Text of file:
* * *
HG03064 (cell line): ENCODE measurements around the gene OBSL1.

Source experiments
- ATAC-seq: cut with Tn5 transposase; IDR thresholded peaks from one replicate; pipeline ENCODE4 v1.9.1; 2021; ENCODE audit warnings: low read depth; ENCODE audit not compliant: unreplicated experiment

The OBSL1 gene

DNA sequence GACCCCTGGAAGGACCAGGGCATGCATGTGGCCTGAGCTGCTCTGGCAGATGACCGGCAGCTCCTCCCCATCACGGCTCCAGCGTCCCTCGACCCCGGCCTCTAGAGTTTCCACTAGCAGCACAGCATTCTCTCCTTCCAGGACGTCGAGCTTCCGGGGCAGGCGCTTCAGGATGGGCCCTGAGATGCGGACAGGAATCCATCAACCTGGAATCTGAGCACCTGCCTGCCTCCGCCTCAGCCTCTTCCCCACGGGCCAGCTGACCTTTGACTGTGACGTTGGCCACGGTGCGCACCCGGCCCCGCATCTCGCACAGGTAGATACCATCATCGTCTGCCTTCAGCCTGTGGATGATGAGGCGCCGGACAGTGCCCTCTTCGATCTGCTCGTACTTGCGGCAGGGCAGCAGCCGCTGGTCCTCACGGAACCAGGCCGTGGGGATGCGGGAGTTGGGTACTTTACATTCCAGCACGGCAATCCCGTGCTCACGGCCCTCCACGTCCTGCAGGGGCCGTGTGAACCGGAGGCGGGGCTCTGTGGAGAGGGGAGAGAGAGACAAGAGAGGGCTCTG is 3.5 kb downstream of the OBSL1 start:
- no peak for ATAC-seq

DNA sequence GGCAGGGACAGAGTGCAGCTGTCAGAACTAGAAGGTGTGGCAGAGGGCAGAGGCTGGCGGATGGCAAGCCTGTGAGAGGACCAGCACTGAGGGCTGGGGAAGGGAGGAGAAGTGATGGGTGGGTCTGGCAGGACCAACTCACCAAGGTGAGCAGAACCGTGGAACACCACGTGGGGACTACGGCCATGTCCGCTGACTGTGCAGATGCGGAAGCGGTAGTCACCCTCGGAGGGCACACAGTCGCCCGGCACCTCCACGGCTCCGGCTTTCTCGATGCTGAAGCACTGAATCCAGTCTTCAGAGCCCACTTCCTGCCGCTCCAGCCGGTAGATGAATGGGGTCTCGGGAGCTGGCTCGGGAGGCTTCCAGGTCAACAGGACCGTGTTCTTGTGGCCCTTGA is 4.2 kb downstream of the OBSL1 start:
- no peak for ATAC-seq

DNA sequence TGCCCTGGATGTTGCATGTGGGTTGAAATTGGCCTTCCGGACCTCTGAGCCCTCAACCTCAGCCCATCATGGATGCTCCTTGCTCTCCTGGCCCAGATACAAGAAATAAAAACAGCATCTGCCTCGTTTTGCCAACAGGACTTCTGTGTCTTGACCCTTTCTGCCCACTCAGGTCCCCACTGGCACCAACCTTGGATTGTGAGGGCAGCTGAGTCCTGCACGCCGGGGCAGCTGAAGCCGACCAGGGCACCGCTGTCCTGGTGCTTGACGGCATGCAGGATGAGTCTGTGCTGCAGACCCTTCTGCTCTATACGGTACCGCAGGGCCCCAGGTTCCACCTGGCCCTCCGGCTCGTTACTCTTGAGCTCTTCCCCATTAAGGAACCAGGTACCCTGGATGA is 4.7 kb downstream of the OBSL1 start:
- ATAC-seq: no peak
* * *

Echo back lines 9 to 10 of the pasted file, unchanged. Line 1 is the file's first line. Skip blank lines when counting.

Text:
DNA sequence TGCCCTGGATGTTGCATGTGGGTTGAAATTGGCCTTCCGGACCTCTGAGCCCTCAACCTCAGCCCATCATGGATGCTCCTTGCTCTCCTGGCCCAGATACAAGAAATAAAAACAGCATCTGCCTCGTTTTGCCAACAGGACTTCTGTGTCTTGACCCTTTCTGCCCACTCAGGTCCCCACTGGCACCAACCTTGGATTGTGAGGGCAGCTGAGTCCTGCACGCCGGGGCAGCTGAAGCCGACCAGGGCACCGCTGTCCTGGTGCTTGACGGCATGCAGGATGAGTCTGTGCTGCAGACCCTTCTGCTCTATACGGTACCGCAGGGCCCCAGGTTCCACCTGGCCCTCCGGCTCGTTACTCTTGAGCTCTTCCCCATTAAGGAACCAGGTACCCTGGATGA is 4.7 kb downstream of the OBSL1 start:
- ATAC-seq: no peak